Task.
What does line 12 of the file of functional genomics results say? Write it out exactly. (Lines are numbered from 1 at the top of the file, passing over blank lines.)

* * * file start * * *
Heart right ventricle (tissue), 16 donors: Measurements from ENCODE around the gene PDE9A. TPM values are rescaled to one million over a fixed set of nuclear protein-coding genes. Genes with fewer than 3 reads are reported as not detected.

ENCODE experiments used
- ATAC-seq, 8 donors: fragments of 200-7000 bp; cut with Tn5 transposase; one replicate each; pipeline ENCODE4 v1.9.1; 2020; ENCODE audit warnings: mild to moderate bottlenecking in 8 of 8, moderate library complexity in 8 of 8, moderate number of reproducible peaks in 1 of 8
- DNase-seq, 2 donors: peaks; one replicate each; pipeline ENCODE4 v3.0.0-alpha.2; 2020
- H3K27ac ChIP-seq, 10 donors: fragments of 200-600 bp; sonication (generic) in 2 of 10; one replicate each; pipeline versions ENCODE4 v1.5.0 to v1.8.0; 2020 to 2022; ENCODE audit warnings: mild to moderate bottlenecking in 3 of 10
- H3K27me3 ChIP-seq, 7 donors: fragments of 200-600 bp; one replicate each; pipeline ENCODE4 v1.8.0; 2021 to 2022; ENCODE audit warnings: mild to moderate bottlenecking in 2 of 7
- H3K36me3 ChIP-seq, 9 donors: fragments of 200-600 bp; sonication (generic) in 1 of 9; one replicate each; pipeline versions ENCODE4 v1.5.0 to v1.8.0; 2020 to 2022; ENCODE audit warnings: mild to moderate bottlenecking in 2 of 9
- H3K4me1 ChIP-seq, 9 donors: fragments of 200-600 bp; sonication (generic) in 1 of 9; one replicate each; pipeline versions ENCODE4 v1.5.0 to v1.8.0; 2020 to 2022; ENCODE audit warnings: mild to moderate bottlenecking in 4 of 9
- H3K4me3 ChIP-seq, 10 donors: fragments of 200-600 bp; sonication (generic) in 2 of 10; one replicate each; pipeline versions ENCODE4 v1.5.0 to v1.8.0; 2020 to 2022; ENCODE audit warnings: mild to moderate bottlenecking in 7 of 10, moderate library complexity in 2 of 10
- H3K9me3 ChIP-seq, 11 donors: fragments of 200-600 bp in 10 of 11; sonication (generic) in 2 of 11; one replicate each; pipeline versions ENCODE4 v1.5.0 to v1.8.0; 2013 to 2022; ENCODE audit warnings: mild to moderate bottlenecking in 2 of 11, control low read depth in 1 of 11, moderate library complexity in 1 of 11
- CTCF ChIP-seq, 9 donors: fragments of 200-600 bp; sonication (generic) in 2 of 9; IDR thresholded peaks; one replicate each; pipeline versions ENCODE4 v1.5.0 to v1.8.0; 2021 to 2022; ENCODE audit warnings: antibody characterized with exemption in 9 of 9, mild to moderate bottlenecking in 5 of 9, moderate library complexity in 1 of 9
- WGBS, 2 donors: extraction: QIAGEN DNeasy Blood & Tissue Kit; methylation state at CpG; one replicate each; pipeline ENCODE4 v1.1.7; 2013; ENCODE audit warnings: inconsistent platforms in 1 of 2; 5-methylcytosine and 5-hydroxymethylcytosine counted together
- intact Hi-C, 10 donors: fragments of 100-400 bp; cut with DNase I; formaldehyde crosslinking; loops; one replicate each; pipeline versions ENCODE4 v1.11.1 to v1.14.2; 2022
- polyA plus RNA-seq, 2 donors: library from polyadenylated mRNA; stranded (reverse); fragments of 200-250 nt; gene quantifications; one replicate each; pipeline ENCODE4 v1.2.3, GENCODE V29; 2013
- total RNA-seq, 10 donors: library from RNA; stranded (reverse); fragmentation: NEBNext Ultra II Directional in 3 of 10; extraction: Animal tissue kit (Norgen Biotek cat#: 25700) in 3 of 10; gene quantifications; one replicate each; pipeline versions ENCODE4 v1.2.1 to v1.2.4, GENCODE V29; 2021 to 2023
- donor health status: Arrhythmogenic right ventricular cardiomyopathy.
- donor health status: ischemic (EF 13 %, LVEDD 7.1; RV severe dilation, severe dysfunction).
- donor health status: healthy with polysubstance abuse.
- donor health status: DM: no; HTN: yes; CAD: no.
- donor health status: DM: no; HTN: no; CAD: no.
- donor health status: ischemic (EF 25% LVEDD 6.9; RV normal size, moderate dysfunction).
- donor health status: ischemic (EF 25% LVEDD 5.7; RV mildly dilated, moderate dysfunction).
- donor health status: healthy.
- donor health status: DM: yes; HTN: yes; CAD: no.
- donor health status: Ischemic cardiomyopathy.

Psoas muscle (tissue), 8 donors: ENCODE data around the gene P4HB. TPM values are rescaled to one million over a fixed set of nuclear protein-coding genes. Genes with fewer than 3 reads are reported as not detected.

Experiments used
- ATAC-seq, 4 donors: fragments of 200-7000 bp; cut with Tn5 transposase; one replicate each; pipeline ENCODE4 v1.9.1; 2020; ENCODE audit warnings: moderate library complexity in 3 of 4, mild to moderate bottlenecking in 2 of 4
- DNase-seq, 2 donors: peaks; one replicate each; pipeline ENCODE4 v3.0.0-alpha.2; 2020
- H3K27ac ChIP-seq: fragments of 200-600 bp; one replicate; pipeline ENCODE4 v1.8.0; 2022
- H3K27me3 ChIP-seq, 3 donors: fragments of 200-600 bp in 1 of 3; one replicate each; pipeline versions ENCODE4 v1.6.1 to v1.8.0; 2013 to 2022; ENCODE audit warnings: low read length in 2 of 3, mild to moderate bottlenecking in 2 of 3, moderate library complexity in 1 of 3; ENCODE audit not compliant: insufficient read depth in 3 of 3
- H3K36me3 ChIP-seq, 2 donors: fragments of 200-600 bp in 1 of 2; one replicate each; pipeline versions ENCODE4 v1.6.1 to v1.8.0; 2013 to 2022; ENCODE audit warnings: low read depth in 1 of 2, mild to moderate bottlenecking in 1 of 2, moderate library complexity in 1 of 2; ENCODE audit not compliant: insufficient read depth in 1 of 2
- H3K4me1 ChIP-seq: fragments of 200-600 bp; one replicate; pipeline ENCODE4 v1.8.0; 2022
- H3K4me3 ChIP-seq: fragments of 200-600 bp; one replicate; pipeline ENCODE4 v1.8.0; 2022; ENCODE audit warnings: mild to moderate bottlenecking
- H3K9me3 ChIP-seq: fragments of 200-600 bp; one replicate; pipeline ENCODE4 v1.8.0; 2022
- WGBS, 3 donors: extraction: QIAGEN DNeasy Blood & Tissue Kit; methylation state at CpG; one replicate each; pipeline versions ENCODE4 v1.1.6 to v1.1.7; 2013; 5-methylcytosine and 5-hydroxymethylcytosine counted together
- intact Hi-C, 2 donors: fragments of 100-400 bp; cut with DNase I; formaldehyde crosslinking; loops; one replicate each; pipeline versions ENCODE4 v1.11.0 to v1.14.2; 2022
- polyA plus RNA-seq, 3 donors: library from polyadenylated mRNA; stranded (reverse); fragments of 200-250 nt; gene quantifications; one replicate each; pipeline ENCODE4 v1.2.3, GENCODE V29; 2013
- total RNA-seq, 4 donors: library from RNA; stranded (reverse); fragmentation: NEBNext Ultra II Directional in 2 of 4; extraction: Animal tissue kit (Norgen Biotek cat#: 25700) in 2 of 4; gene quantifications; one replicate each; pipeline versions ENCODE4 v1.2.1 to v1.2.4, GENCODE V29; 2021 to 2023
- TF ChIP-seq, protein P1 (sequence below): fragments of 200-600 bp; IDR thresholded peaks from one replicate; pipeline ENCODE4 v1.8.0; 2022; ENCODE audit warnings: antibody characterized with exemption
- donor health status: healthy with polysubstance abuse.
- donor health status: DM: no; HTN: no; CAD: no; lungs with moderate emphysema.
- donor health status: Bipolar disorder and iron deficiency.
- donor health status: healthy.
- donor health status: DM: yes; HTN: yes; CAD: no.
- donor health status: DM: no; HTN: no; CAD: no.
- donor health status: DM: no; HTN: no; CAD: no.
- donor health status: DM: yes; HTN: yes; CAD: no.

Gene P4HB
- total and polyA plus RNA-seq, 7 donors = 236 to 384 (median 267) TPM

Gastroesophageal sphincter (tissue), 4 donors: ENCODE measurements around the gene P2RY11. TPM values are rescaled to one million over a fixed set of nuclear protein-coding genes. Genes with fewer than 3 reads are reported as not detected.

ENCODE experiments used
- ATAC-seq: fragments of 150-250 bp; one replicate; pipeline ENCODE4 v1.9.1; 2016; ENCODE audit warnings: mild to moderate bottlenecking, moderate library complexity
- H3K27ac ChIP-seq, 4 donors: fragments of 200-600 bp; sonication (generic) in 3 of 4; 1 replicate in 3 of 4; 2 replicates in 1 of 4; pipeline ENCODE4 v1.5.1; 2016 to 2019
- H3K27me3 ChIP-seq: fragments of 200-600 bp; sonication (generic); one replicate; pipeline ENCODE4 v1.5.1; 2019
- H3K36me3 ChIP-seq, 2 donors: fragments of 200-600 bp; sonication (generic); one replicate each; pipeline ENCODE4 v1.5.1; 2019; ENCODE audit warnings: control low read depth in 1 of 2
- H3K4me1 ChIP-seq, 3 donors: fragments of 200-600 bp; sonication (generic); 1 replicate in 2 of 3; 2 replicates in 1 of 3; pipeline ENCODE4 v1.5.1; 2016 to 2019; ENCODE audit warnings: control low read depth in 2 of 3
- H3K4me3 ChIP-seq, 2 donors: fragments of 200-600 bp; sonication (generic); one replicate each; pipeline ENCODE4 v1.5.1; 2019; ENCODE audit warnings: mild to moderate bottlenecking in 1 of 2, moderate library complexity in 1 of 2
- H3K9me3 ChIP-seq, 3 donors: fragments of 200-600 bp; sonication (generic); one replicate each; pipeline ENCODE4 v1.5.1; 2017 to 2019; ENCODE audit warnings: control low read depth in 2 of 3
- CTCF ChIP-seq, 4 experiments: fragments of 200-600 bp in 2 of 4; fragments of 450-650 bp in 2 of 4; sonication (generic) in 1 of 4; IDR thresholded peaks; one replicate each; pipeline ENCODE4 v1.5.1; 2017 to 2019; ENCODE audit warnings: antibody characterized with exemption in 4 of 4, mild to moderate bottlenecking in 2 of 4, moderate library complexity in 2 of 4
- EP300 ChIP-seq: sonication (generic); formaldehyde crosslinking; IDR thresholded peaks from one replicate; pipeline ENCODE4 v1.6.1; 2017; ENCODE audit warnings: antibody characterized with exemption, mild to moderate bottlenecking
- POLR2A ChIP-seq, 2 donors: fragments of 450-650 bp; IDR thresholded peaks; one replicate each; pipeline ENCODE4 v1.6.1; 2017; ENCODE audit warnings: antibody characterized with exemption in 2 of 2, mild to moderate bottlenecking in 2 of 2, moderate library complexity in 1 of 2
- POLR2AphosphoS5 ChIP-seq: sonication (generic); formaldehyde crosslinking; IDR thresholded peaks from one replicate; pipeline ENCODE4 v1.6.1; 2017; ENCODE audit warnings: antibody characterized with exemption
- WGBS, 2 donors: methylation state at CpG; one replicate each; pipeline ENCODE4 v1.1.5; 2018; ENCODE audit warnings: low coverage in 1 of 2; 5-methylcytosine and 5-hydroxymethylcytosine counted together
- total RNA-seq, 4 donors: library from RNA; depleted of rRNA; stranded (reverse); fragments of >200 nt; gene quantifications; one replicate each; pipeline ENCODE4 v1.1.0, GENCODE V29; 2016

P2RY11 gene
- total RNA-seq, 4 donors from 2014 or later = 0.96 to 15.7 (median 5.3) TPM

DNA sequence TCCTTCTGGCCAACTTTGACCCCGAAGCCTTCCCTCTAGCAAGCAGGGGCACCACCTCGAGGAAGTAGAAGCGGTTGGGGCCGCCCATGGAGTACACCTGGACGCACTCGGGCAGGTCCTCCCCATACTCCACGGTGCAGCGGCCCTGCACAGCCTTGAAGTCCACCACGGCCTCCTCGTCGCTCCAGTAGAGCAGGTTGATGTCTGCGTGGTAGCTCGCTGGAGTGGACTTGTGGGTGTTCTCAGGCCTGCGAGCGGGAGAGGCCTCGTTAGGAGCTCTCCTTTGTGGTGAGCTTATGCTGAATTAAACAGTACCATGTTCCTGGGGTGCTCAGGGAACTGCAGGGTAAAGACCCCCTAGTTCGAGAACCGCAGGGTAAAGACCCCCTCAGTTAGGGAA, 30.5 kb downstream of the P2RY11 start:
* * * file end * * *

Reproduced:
- WGBS, 2 donors: extraction: QIAGEN DNeasy Blood & Tissue Kit; methylation state at CpG; one replicate each; pipeline ENCODE4 v1.1.7; 2013; ENCODE audit warnings: inconsistent platforms in 1 of 2; 5-methylcytosine and 5-hydroxymethylcytosine counted together